And out of the clouds come the French.
“Fix bayonets!” comes the desperate call.
The lines clash in a riot of colour and noise and metal. French blue against the black of the Brunswickers to the right, and against the reds and greens of the Highlanders holding firm on the left.
We hang back with the supply wagon, distanced from the fray but hardly out of it. I risk a glance to my right. The same scenes are being played out as the battlefield stretches on, blocks of red fending off blocks of blue, cavalry diving in and out of the melee. The farms of La Haye Sainte and Hougoumont are surrounded; my prayers go to the boys inside.
A shout and sudden chaos: a French horseman has broken through the line and advances towards us, alone. Is he insane?
I dive behind the cart – I am unarmed, but what French would care? Our bodyguard hastily draw their swords and surround us. The horseman isn’t mad after all; perhaps he’s just now realised he’s left his company behind. He turns tail and breaks back through to his own men.
The lines have separated now, the French retreat. Our volleys go into their backs. It’s time to advance.
I’m in position by one of the limbs of the cart, braced and ready. “Auf!” is the command I’m waiting for. We hoist up the cart and drag it forwards, ploughing through the waist-deep grass. It is like wading through prickly mud. Ahead, the army leaves a trampled void of flattened stalks where it passes. It will be easier through there.
At least, it is easier until we reach the bottom of our hill; now we start the climb up the next ridge.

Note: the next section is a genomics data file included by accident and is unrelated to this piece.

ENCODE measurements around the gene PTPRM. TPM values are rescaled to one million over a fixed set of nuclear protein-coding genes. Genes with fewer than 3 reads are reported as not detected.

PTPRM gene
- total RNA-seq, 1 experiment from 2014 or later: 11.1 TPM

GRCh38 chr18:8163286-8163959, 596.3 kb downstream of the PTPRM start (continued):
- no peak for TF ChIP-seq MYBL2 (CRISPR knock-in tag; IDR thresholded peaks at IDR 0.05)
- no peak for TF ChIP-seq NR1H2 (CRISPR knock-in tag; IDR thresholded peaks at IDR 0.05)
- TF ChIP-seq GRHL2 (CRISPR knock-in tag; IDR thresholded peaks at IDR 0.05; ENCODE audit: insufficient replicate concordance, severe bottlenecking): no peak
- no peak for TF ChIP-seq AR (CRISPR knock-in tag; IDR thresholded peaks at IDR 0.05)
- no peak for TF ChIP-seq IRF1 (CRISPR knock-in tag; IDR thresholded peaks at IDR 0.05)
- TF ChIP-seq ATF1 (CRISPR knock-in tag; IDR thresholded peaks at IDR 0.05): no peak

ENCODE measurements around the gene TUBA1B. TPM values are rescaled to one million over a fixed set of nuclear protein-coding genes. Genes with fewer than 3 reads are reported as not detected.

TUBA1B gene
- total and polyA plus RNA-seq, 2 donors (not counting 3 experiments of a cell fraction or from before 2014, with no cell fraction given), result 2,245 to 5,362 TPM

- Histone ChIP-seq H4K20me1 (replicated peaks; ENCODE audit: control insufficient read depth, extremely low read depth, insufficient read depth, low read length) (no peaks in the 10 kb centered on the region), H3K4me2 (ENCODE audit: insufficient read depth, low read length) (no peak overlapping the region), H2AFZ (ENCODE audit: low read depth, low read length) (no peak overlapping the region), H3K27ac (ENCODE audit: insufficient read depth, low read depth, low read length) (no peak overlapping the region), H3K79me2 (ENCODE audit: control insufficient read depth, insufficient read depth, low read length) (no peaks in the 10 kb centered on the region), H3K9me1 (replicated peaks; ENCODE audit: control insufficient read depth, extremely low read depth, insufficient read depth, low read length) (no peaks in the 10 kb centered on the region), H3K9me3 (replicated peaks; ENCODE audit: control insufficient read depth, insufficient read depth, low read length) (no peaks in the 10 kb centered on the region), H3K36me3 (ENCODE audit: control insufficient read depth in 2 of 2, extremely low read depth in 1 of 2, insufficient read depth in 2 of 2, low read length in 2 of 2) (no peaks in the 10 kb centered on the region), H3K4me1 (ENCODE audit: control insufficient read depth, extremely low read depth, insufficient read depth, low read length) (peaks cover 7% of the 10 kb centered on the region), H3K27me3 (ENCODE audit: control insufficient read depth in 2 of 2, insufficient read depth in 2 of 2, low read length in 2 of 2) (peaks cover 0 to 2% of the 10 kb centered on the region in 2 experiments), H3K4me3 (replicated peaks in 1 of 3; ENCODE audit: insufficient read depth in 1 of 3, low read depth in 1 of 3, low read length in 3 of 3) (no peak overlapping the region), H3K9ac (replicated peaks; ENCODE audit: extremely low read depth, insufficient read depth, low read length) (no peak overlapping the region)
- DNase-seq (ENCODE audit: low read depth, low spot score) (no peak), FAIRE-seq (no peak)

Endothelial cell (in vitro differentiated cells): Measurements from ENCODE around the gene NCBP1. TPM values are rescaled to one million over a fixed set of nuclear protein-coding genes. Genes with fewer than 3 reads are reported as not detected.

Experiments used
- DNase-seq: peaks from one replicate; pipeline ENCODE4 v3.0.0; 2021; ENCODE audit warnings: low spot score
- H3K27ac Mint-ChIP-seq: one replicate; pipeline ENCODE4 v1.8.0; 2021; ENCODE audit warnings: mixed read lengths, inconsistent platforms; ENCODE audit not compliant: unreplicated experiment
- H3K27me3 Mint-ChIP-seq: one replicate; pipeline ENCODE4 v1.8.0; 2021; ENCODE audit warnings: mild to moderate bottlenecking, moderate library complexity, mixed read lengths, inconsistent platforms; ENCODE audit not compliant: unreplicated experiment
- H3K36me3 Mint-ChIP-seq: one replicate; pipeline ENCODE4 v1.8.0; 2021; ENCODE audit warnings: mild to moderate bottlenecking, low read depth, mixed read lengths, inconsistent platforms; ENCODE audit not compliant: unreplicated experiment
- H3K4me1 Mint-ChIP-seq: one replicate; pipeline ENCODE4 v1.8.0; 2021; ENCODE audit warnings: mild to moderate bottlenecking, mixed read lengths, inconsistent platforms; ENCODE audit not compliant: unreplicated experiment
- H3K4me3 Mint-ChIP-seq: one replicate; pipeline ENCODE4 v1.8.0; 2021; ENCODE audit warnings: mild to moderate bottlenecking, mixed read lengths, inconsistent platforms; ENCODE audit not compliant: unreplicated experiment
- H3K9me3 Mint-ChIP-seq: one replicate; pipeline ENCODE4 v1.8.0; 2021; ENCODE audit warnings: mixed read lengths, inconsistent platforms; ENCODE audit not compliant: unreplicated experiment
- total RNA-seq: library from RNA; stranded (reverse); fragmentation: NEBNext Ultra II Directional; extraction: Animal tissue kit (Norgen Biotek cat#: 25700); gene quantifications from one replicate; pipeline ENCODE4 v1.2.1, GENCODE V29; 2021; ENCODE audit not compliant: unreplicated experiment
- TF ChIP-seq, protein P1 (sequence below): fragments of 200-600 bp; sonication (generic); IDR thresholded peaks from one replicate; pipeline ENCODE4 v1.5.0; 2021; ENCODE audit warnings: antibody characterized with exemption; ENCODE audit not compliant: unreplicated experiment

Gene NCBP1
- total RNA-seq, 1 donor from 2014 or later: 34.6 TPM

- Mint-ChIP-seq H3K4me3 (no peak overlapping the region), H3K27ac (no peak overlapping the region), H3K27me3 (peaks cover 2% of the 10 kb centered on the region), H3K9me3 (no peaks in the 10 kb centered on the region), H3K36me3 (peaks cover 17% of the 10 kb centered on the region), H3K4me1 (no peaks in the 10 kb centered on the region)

“Halt!” shouts the Feldwebel. He is panting, and so are we. The black uniforms are hot and heavy, and the cloying smoke is still in my lungs. It’s nauseating. As I take a swig from my canteen, I spy the surgeon running towards us. His apron is bloody, and he holds an armful of empty canteens.
We can barely hear him over the roar of the guns, but his mouth frames the word: “Water.” We work as fast as we can, hauling the great jugs off the cart and refilling canteens as fast as possible. Any moment now we’ll be called to advance again, and we can’t afford to be left behind.
There is an almighty crack right beside us, and for just a second the world goes eerily silent save for the ringing tone in my left ear. As sound filters back I spy the culprit, a rifleman dealing with a misfire behind the lines. My muscles relax where they had tensed for flight.
As the surgeon withdraws, he is replaced by a lanky Brunswick Jäger. He doesn’t bother to salute, just opens his cartridge pouch and says with a grin, “Ammo please!” This is a job for the Quartermaster General – even with all that gold braid weighing him down, he’s a practical man to have on the field – the strongbox is unlocked, the black powder cartridges rapidly unloaded, and the Jäger sent on his way.